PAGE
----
Documents of 20th-century Latin American and Latino Art Home


Documents of 20th-century Latin American and
Latino Art digitization process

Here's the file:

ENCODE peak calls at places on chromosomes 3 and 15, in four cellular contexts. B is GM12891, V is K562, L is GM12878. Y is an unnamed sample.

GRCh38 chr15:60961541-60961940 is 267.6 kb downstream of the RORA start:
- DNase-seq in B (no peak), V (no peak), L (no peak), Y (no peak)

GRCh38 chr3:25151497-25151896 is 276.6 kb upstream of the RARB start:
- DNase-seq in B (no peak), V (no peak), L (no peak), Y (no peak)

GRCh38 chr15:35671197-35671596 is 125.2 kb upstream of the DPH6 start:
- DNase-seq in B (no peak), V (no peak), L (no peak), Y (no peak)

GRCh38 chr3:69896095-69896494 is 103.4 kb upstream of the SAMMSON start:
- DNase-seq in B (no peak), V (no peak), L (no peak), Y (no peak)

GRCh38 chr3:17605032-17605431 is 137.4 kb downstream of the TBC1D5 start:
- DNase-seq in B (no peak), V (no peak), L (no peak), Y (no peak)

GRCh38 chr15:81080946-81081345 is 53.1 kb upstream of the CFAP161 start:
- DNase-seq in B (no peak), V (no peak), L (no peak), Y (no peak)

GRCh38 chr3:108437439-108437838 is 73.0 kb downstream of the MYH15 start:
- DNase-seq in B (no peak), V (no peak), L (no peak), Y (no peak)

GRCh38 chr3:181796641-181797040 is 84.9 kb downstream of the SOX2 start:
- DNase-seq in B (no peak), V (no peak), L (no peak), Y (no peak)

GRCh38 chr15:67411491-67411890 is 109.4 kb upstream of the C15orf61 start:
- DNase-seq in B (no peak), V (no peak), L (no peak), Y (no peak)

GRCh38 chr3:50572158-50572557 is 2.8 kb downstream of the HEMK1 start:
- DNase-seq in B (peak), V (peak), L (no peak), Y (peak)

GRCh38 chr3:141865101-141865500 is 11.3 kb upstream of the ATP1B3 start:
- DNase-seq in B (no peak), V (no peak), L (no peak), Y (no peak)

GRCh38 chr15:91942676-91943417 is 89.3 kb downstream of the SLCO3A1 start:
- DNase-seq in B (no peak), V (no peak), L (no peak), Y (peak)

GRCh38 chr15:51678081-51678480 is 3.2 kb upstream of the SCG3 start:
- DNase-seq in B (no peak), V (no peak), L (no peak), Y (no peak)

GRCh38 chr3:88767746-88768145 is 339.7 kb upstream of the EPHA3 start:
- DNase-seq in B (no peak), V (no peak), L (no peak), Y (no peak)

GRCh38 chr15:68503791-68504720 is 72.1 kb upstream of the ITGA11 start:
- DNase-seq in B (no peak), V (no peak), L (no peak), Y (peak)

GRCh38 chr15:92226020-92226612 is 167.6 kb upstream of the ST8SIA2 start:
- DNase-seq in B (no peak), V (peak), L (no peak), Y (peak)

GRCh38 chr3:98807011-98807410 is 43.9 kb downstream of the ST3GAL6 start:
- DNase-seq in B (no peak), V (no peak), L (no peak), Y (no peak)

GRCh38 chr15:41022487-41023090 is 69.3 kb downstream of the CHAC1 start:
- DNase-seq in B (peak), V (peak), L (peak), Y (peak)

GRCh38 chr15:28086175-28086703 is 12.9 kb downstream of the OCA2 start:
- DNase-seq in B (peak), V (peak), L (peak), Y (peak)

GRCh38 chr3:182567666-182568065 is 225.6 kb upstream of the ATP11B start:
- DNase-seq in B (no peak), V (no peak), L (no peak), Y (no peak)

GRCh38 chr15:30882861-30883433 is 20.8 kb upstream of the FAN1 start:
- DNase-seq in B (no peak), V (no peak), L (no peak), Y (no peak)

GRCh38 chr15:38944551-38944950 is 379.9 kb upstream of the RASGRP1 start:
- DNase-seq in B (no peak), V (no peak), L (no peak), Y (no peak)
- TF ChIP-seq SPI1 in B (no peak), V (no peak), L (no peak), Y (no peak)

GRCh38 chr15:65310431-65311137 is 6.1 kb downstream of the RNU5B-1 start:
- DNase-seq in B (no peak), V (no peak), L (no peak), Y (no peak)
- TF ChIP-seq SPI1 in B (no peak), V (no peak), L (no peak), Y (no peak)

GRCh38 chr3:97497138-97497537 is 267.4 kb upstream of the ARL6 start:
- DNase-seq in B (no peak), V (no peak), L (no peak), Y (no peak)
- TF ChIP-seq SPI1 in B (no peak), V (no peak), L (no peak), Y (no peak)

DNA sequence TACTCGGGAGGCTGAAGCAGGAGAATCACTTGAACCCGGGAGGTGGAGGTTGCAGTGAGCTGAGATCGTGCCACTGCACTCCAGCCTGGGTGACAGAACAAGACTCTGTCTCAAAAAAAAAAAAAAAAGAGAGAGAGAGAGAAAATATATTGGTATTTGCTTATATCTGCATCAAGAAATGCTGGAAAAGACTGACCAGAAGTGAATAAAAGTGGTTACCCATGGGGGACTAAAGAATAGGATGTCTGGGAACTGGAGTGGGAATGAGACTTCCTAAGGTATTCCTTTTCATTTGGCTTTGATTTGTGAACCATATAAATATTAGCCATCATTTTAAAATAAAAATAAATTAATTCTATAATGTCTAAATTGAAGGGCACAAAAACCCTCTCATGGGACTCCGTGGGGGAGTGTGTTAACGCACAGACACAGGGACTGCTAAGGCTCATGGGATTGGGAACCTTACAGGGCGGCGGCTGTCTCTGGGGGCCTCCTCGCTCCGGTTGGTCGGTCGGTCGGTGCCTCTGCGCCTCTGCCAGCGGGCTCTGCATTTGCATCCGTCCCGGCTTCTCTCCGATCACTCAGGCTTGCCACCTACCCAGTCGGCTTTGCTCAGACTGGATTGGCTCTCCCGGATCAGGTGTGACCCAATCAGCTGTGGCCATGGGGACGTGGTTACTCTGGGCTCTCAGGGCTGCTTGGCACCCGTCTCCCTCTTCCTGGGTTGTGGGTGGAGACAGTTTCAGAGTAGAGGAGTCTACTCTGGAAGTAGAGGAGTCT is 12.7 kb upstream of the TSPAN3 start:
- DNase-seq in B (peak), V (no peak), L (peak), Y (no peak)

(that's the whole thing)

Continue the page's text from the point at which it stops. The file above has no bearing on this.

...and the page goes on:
The ICAA and its research teams developed and adopted a number of digitization standards and best practices during the Recovery Phase of the Documents of 20th-century Latin American and Latino Art project. In many cases, the ICAA exceeded its own expectations of discovering documents that could be prepared for publication. As a result, the ICAA further refined and upgraded its digitization standards for recovery and its best practices for implementation. From 2004 to 2011, approximately ten thousand documents were digitized by the project’s research teams and ICAA staff members. For the ICAA, document recovery has been an organic process, beginning with the discovery and retrieval of research materials and continuing as additional research materials have been uncovered. Moreover, since the onset of the Documents Project’s Digital Archive (hereafter “Digital Archive”), the impetus has been to capitalize on technological advances in order to grant access to documents that are little known or otherwise difficult to find, even within the countries or communities where they have been recovered. Digitization—a process that leads to the creation of materials in a digital format—involves a number of logistical and technical processes. These were put to the test by the volume, diversity, origin, and cultural value of the materials uncovered specifically for the ICAA Documents Project. Digitizing historical materials has presented a unique set of challenges for the ICAA. In many instances, the ICAA’s imaging professionals were limited by the quality of the documents that the research teams had access to in the field. Also, in certain cases, the imaging professionals were limited by restrictions and/or modifications to a document’s layout required by the copyright holder. The source images for rare documents were often in less-than-optimal conditions. In certain extreme cases, the original documents were already irrevocably lost and exist solely through copies or other facsimiles in personal archives or in library special collections that remain closed to the general public.